Tackling university is no easy feat. Whether you’re still in the early days of your studies or the beginning of your degree looms somewhere over the horizon, you most likely understand this already. It’s hard work, and you might be a little bit nervous because of that fact. It’s a new experience, but it’s also an unknown experience. No matter how much information people pass on to you, or what you see on open days, it’s hard to truly ascertain what university is like until you live it.
Of course, maybe you realise that hard work doesn’t only mean hard studying. University is hard on so many more levels than that. This is most likely your first taste of real independence, and that’s scary. Even if you don’t mind being away from home, and you’re excited about making new friends, you have to do your own cooking, cleaning, washing and shopping.
There’s so much to juggle in your introduction to the adult world that it almost seems as if there will be no time left for socialising or actually having fun. I thought much the same thing, honestly. I spent a lot of time in the early days panicking about balancing my schedule. It turns out that I was worrying far too much. I learnt to ease off on myself and just enjoy the experience, but I want you to know that from day one.
You can have a fun time at university, whilst still gaining so much from your studies. Remember, this is an experience through which you can learn about yourself and the way the world works, just as much as it is a journey of academic study.
Relax and meet people.
This is the first great piece of advice I can give. Think about it this way; social skills are the most important skills on earth. When you enter the real world of careers, you’ll be entering a world driven by people. The more friends you have, the greater your connection with the rest of the world becomes. Get stuck in, and you’ll be surprised what you can get out of this experience.
Whether you end up going a little wild and joining every club that your university offers, or you simply want to have a few drinks and a laugh with new people, the key is to just relax and enjoy the ride. You shouldn’t feel pressured to party if you don’t want to party, but you also shouldn’t feel constrained by your accommodation if you really want to be getting out into the world and having a wild time. The key is to try new things, but also to find your niche. If you don’t like a club, event, sport or even a popular bar, you don’t have to ever experience those things again, if you don’t want to.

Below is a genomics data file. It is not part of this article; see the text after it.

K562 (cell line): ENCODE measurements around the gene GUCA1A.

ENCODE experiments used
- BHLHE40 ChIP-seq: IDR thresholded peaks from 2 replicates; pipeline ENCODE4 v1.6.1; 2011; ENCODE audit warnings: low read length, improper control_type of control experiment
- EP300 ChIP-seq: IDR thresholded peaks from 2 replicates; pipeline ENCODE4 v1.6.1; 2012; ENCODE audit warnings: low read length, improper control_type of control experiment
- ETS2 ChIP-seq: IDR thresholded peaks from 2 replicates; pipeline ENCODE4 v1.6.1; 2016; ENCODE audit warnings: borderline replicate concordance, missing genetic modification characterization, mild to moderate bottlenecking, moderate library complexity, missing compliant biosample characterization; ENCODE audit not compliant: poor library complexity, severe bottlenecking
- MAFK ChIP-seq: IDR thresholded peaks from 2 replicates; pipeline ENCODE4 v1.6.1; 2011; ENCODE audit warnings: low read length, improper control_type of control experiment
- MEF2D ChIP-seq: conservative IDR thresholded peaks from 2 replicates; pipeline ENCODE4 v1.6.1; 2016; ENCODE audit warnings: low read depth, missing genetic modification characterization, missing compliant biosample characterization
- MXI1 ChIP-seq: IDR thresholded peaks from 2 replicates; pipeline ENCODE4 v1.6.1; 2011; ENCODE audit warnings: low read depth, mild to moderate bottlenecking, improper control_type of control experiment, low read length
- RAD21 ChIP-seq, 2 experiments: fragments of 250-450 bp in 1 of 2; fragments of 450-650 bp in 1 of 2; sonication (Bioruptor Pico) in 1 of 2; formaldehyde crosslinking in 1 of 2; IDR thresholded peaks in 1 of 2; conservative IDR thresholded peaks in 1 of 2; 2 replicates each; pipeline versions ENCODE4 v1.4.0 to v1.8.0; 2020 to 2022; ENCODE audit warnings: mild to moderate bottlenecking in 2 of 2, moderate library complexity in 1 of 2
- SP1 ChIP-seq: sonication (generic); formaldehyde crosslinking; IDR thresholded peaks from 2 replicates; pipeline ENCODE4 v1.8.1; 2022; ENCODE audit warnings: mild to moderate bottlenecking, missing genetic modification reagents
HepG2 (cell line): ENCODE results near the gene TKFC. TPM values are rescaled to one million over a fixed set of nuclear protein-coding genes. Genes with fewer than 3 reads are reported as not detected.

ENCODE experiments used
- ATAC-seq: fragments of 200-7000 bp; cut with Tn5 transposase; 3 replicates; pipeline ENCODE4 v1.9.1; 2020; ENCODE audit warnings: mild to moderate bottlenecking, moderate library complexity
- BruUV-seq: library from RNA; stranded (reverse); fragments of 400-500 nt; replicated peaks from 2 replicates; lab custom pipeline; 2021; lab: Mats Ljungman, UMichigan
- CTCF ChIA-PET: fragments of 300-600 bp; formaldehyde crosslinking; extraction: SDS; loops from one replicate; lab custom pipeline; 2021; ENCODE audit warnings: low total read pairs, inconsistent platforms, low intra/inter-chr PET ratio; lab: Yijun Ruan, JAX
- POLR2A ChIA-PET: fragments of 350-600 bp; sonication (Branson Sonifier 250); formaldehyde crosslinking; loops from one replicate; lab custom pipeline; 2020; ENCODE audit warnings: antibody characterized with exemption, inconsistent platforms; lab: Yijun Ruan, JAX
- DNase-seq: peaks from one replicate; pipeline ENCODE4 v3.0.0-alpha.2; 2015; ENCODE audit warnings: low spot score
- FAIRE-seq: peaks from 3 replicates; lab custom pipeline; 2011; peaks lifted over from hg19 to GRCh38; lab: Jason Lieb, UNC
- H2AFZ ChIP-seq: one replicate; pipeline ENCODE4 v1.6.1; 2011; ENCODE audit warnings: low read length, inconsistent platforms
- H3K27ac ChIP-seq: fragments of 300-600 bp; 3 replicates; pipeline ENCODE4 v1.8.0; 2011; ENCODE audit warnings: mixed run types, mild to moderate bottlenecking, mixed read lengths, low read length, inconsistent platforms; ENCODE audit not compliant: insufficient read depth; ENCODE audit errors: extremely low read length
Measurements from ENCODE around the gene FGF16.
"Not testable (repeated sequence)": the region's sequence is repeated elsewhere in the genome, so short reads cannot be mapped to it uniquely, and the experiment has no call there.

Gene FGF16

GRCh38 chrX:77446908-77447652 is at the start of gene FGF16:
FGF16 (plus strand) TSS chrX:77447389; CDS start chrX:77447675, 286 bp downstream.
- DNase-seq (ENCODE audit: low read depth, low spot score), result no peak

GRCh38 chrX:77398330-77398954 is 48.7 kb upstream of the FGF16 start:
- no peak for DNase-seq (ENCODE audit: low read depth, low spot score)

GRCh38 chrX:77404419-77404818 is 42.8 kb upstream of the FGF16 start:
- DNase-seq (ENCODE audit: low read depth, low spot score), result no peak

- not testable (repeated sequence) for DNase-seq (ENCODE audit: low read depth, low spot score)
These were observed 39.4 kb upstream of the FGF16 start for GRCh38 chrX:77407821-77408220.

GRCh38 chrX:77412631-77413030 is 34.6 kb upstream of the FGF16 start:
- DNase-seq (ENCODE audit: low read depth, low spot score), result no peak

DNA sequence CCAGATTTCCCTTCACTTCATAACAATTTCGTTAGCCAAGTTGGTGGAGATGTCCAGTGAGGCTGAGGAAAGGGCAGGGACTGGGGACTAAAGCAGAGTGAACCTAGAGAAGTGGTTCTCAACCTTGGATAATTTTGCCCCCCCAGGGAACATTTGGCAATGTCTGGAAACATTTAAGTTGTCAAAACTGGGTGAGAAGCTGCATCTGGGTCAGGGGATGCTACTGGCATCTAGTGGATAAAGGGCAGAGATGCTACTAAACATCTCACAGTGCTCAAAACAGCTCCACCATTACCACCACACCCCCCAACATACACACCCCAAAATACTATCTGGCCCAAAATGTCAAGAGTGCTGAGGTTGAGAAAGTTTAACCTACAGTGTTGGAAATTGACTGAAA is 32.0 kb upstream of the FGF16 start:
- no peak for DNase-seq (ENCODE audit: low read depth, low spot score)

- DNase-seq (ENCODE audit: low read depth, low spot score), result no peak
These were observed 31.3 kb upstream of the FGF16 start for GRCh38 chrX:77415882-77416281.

Of course, because university is a time to try new things and let your inhibitions run a little wild, you’ll find yourself in new and foreign situations. Whilst you should have fun, you should do so as responsibly as you can. That doesn’t mean you can’t puke from excessive drinking, or make some bad decisions, but it does mean you should avoid dangerous decisions and situations.
I’m sure you know all this already, but it’s worth noting. Walking home from clubs with a group of friends is vital, given that there is safety in numbers. You should be having fun on your night out, so make sure you do so in a safe way. When it comes to taking somebody home with you, whether it’s a one-time situation or a partner, make sure you’re prepared before the night even begins. If you order the contraceptive pill online, you’ll be avoiding any embarrassment you might feel if you have to go into a store to buy them.
Although it’s nothing of which you should be ashamed, I completely understand your hesitation. Sex is a private thing, so you might not want to feel like the whole world knows about it. Still, most students are thinking about it, and nobody’s judging you; at least you’re being sensible.
Do things you should be doing whilst you’re young.
Whether that means travelling abroad, or even just soaking up every last minute of free time between lectures, and during the crazily-long holidays, you just need to allow yourself the freedom to do everything you want to do. Get too drunk, party and see everything there is to see around the town or city in which you’re living.